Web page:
AS POLLUTION from wood-burning stoves hits the headlines, rural insurance experts at NFU Mutual share ways to make your stove safer, less polluting, and more efficient.
Local Authorities have recently been instructed to issue on-the-spot fines for those breaking air pollution laws in force in many UK towns and cities.
In rural Britain and in some houses in urban areas, a stove is the primary means of heating the home. It can be an economical means of heating, and with rocketing fuel prices in recent years, many have turned to their stove as an alternative to central heating.
However, a stove which is improperly used and maintained can lead to increased pollution and increased risk of fire, as well as costing more due to inefficiency.
Andrew Chalk, rural insurance specialist at NFU Mutual, said: “If your stove is not properly maintained or used, you could be risking your health and your safety. Dangerous fumes may escape from your stove or chimney and fire could engulf your home.
“Additionally, more polluting stoves will generally be less efficient, costing you more money in the long run as well as presenting a greater risk to your health and your property.
“It is therefore important to use your stove correctly and keep it well-maintained.”
Tips to make your stove safer, less polluting and more efficient
Only burn seasoned wood with a moisture content of 20% or below, or use lower-polluting wood pellets, looking for the Ready To Burn logo on any purchases. If you buy wood in larger quantities to season at home, follow the manufacturers’ instructions to do this.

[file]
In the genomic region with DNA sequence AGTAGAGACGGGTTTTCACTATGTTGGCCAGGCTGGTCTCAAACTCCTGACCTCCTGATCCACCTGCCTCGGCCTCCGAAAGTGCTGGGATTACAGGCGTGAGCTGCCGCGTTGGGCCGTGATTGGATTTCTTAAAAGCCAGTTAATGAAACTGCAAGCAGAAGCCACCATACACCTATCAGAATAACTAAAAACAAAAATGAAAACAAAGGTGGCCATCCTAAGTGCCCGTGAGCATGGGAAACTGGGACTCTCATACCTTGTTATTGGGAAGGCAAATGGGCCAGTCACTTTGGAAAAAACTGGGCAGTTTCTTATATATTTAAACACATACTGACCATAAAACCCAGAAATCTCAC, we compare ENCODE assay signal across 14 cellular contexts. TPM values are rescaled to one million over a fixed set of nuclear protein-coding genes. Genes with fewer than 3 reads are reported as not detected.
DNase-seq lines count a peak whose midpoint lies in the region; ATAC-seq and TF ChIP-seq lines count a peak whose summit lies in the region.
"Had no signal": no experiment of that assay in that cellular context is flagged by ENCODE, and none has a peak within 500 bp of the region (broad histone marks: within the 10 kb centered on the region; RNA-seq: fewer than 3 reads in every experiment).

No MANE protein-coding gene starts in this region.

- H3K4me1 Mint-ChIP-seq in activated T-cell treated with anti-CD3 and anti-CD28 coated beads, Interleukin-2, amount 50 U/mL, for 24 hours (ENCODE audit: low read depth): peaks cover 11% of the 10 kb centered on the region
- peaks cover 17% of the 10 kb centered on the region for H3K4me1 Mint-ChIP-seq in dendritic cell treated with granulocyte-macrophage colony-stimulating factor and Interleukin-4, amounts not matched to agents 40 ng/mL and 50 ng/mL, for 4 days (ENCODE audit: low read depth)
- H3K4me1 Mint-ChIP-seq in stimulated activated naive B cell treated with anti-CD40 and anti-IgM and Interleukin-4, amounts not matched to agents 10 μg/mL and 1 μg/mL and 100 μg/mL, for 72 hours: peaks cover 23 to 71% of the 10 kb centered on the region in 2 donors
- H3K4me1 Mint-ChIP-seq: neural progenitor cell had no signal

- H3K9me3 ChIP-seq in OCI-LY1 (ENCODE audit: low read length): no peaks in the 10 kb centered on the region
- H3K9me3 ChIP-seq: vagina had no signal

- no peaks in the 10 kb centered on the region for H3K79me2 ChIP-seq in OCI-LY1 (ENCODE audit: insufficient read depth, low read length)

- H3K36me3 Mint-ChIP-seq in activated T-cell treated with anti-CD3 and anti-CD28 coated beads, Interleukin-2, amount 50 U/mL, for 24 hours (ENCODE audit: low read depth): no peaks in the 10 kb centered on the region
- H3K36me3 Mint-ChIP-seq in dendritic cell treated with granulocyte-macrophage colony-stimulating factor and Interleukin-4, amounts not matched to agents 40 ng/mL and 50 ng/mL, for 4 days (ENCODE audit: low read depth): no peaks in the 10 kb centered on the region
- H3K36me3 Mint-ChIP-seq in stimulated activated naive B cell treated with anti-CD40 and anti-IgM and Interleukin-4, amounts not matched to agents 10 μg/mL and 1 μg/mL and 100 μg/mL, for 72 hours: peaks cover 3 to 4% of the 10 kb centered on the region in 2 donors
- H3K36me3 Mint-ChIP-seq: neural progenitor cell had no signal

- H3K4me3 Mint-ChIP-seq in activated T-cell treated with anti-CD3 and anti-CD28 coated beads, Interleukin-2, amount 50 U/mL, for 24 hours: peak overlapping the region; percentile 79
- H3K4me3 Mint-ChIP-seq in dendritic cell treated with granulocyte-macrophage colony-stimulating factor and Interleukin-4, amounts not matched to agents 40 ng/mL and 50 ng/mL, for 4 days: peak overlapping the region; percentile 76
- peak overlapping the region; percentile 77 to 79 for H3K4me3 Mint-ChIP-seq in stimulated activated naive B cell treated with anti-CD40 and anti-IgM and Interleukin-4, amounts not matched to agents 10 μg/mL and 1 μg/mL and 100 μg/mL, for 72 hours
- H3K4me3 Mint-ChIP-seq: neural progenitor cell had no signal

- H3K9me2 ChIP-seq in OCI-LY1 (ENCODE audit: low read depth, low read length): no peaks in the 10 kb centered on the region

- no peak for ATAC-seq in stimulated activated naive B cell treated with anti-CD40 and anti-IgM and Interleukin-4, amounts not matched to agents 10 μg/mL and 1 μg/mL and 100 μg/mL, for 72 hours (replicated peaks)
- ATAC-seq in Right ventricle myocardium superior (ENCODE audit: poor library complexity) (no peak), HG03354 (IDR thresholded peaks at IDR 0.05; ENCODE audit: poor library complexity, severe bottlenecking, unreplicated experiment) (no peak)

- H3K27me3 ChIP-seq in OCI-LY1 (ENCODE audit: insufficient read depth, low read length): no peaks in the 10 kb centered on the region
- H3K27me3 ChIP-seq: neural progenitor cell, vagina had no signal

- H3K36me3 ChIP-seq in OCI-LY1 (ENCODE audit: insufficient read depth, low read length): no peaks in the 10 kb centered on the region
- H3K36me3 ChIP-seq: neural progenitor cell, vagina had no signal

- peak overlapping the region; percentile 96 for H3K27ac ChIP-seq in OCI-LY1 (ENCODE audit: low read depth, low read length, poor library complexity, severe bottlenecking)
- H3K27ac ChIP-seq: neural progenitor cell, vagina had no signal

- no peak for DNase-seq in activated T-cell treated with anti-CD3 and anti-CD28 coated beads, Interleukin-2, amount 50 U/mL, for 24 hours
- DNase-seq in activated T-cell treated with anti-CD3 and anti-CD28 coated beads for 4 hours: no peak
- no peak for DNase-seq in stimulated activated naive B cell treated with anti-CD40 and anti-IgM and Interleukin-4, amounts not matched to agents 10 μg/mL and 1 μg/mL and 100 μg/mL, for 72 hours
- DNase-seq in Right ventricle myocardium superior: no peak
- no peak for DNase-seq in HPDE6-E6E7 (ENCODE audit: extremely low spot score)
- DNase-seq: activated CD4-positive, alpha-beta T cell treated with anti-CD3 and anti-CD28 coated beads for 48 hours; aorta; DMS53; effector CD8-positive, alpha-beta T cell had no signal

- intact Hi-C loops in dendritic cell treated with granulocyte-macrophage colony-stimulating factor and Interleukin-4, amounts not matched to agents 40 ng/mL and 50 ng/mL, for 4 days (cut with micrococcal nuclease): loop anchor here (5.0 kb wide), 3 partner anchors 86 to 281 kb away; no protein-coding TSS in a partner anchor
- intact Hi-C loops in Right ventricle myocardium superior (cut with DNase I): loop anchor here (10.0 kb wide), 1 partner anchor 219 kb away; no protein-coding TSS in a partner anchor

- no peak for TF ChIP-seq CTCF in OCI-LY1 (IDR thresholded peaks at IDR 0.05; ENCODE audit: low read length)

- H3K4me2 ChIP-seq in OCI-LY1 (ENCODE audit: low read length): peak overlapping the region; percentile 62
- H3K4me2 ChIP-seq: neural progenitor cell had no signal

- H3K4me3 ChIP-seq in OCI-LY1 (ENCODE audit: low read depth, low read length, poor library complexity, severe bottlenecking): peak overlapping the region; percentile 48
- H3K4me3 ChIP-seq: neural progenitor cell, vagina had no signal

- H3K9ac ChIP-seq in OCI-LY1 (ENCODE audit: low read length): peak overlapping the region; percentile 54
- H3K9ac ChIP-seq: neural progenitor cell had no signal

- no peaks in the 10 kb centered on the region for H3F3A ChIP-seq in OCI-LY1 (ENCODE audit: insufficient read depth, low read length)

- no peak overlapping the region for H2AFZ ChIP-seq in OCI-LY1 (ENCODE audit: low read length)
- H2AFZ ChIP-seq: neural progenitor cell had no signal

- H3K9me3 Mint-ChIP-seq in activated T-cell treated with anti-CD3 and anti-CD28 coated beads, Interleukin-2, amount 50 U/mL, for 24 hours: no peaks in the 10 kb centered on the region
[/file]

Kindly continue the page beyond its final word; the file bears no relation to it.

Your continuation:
Freshly-cut wood and that with a higher moisture content can cause greater heavy particle pollution and lead to the formation of tar, an extremely flammable substance which can start chimney fires. Treated wood can release carcinogenic fumes.
Andrew Chalk added: “While it can be tempting to pick up wood from the garden or when you’re out and about, if you’re not sure of the quality of the wood you can’t be sure of the fire hazards or health risks it could cause when burned.
“Similarly, if you are using coal, use safer smokeless fuel, which produces less pollution and is better for your health and for the environment.”
Maintenance is also key. Chimneys should be lined and collared and regularly swept to remove harmful and flammable build-ups of soot and tar, and stoves themselves should have working vents, correctly closing doors and ideally a stove pipe thermometer.
Oxygen levels are key to controlling the spread of fumes, so you need to be able to control the inflow of air. When starting the fire, leave the door ajar and vents open. This will reduce the amount of smoke produced. Once the fire is going, use the air vents to keep the fire at a regular level and temperature. Each stove will have a different optimum operating temperature, so check the correct temperature for your stove.
Running your stove at the correct temperature will also reduce the risk of destructive fire. Too low a heat, and heavy soot and tar build-up increases the risk of a chimney fire; too high, and dangerous temperatures risk house fires.
Andrew Chalk concluded: “A correctly maintained stove where you can control the air intake and temperature will also increase the efficiency of your heating. A more efficient stove means you’ll need to use fewer logs or pellets, which will both save you money and result in fewer harmful particulates being released into your home and outside.”